Can't turn off power to dishwasher

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  #1  
Old 08-03-07, 07:23 PM
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Can't turn off power to dishwasher

I started to uninstall my dishwasher in preparation of installing a new one.

I'm having trouble with step 1: turning off the power to the dishwasher!

I've already removed the wire nuts to the black and white wires under the dishwasher.

I live in a condo unit, and the fuse panel is in our garage. No matter what breaker I switch to "off," the copper wire (in black insulation) to the dishwasher is still "live" (according to my cheap circuit tester, and according to my hand at one point - ouch).

So far, I've turned to "off" breakers labeled "dishwasher," "kitchen," "kitchen," "garbage disposal," and "laundry." Even with the garbage disposal one switched to off, I can still run the garbage disposal. Am I a complete idiot or am I missing something obvious?

Also, my circuit tester lights up when if I put my finger on it while putting another finger over a small metal piece on the end. I assume this is supposed to happen? When I test the wire, should I cover up this metal piece with a finger? My cicruit test is just like this one: http://www.awsperry.com/sperry/catalog?item=st-401a

Thanks for any help.

Kurt
 
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  #2  
Old 08-03-07, 07:32 PM
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First you are using the wrong "tool" for the job. Second do you own the condo or lease? If you don't own it you can't do electrical work. If you own maybe you can do your own work but if the units or connected by a shared wall not so sure.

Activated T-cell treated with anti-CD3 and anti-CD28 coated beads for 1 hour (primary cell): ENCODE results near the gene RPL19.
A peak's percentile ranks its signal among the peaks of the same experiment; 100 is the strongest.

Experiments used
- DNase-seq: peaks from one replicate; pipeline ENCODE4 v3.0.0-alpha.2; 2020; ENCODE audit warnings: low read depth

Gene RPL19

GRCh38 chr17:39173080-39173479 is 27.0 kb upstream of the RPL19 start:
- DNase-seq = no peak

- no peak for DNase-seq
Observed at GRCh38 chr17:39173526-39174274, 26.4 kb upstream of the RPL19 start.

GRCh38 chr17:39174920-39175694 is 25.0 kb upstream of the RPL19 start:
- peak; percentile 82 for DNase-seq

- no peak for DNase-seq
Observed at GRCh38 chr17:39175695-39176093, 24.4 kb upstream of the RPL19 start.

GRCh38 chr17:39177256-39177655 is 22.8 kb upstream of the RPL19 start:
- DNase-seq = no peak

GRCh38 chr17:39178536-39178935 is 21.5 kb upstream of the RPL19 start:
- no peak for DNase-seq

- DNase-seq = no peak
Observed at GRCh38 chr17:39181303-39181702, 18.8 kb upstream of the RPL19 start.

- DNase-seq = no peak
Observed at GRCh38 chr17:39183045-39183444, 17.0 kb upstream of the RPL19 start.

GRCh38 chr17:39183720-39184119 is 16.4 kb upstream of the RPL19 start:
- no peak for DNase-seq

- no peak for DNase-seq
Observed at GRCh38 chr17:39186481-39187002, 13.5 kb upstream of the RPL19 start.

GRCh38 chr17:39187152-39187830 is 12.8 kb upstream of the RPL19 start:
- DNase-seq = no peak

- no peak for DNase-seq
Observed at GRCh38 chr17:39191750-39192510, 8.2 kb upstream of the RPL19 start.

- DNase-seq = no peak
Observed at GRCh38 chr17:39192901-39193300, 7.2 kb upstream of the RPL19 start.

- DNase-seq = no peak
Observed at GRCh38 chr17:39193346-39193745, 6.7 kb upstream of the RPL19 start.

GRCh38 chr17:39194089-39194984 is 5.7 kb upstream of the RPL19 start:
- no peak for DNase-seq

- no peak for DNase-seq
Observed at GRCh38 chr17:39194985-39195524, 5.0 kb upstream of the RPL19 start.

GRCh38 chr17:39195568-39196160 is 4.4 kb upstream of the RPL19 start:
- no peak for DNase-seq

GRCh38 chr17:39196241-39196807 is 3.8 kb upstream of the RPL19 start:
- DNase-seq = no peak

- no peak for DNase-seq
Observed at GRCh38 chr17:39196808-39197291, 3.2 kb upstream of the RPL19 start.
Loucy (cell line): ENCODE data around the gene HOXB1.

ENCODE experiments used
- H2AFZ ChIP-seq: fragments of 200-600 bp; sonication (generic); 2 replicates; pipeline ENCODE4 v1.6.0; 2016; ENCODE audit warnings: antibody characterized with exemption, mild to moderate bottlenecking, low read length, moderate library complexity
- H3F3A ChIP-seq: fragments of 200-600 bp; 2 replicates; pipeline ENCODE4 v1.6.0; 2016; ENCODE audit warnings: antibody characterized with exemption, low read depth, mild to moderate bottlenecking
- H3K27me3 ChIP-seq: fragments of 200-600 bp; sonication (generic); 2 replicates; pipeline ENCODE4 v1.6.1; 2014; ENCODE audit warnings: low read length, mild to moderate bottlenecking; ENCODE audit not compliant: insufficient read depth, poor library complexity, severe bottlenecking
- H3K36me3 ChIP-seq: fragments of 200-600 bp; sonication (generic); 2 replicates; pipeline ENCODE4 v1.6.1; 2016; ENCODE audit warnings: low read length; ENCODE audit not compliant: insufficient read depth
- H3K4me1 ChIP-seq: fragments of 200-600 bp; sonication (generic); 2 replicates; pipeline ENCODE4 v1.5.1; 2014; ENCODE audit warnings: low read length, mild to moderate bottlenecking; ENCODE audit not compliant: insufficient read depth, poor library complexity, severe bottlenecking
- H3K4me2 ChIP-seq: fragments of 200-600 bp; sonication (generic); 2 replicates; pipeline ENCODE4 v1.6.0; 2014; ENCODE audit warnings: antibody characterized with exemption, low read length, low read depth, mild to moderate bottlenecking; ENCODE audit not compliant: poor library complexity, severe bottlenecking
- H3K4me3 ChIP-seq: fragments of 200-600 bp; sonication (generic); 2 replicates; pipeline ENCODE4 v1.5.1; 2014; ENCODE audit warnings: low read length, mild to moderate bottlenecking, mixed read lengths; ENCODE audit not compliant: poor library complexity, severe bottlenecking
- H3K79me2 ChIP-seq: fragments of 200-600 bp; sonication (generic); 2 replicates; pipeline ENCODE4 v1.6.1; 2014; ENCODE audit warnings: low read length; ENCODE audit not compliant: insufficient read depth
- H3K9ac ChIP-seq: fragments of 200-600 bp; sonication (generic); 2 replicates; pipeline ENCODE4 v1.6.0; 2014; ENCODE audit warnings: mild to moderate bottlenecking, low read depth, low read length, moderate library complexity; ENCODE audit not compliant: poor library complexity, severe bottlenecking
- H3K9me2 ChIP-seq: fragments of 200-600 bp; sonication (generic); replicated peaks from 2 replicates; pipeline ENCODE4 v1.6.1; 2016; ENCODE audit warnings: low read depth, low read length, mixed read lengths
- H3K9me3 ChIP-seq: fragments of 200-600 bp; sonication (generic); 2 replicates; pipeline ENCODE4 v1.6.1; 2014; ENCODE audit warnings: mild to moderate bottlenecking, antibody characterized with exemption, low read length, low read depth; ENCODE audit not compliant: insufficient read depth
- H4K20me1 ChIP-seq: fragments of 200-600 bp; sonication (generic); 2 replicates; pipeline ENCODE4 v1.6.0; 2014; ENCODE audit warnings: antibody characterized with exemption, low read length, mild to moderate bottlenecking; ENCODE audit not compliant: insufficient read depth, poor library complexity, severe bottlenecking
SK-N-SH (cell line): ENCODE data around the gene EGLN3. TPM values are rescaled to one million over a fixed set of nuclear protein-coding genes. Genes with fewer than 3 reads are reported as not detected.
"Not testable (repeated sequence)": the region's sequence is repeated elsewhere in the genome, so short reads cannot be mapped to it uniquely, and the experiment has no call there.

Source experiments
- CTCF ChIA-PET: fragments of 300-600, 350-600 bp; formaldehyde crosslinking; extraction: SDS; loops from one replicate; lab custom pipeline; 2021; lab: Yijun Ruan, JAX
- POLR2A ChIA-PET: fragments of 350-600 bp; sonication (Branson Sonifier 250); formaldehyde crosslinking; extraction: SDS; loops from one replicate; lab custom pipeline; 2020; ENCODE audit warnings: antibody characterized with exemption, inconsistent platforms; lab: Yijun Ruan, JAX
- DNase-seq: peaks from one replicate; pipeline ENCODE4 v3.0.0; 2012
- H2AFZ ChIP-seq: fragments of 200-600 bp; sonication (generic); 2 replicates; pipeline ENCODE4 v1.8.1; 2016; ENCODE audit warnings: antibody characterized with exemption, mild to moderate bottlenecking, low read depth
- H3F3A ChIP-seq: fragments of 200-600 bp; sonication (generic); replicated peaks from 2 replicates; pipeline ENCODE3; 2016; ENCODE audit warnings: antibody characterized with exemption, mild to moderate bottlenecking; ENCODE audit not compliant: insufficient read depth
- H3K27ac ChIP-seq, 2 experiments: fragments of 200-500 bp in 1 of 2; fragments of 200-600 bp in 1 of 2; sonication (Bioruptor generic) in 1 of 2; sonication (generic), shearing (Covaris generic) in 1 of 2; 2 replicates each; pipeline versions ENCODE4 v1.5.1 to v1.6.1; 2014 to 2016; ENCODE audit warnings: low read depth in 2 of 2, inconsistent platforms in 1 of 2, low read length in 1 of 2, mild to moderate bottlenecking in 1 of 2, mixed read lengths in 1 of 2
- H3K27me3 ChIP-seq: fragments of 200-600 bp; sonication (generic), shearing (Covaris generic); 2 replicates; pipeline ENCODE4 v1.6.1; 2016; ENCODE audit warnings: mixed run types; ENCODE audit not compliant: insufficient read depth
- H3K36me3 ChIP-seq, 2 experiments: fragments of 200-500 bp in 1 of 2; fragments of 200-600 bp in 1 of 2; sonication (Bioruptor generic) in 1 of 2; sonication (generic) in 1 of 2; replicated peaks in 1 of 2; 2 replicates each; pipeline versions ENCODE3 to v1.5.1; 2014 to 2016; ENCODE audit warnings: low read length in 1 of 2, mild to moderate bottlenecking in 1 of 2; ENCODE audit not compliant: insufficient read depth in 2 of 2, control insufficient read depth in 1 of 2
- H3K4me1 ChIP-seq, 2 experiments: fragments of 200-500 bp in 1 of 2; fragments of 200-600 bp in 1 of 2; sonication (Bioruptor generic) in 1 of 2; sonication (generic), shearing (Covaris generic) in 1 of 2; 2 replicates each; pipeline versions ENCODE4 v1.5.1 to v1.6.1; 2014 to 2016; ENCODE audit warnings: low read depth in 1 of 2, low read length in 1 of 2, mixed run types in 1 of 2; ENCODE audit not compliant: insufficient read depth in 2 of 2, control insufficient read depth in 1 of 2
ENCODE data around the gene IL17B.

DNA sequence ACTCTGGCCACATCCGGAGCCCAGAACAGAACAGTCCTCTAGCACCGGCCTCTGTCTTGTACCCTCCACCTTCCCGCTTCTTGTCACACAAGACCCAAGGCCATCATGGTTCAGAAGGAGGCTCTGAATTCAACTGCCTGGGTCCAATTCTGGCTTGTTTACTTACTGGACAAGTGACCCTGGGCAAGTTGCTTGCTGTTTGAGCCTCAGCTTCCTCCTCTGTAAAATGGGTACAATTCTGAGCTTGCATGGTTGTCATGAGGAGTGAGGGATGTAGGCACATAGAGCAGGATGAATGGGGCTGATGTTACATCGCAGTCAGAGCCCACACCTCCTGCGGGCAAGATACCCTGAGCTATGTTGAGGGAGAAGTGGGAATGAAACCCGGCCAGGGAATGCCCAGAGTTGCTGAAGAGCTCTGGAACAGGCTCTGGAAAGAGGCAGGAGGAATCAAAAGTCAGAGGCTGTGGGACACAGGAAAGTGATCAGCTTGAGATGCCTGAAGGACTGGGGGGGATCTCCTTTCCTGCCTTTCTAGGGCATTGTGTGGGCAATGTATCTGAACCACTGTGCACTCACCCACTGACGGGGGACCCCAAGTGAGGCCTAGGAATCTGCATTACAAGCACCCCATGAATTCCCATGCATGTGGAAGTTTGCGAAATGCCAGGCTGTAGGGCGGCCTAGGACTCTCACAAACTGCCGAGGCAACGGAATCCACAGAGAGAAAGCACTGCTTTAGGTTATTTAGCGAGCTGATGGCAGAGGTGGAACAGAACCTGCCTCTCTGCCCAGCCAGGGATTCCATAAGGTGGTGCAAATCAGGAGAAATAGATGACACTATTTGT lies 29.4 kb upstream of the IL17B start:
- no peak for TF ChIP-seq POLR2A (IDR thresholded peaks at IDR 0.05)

You need to get an analog (not digital) multitester or a simple neon test light. You also may want to pick up a basic book on home wiring before you go any further.
 
  #3  
Old 08-04-07, 12:21 AM
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Condo's huh? Turn off all breakers and see what happens first.If your condo is joined to another, I bet that dishwasher is being fed from your neighbors' panel. There's nothing wrong with using a voltage tester to warn you of a prescence of voltage at any amount..Hell I wouldn't care if a monkey jumped out the cabinet and told its on, believe it. A lot of condo's kitchen's are back to back and circuits are easily misplaced this shouldn't happen but it does. Have this corrected. You're reading continuity through your fingers.
 
  #4  
Old 08-04-07, 06:28 AM
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If you really and truly have turned off your circuit breakers, then I bet that your neighbor is paying for you to wash dishes and grind food. Make sure that you do not have any further panels.

If your neighbor is paying for your electricity then you and he need to sort this out, probably with the aid of an electrician.

Do NOT work on this or any circuit live.
 
  #5  
Old 08-04-07, 10:23 AM
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Thanks everyone for the feedback.

I've narrowed down the problem a bit more. It seems that many of the breakers (in the fuse box) are not properly labeled. For example: